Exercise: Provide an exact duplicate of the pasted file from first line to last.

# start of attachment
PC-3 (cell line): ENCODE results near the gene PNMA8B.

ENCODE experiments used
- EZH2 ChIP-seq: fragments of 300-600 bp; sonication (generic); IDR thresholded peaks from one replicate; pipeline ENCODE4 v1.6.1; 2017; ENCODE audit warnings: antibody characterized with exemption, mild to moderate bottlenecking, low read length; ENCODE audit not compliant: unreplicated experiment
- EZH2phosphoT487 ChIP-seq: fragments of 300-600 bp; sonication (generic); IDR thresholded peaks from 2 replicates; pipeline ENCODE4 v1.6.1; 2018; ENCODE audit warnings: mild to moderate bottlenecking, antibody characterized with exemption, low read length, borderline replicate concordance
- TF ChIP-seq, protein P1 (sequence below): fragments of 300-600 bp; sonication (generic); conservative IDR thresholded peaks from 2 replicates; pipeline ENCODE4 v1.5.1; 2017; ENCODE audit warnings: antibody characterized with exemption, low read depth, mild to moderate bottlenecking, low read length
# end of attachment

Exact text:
PC-3 (cell line): ENCODE results near the gene PNMA8B.

ENCODE experiments used
- EZH2 ChIP-seq: fragments of 300-600 bp; sonication (generic); IDR thresholded peaks from one replicate; pipeline ENCODE4 v1.6.1; 2017; ENCODE audit warnings: antibody characterized with exemption, mild to moderate bottlenecking, low read length; ENCODE audit not compliant: unreplicated experiment
- EZH2phosphoT487 ChIP-seq: fragments of 300-600 bp; sonication (generic); IDR thresholded peaks from 2 replicates; pipeline ENCODE4 v1.6.1; 2018; ENCODE audit warnings: mild to moderate bottlenecking, antibody characterized with exemption, low read length, borderline replicate concordance
- TF ChIP-seq, protein P1 (sequence below): fragments of 300-600 bp; sonication (generic); conservative IDR thresholded peaks from 2 replicates; pipeline ENCODE4 v1.5.1; 2017; ENCODE audit warnings: antibody characterized with exemption, low read depth, mild to moderate bottlenecking, low read length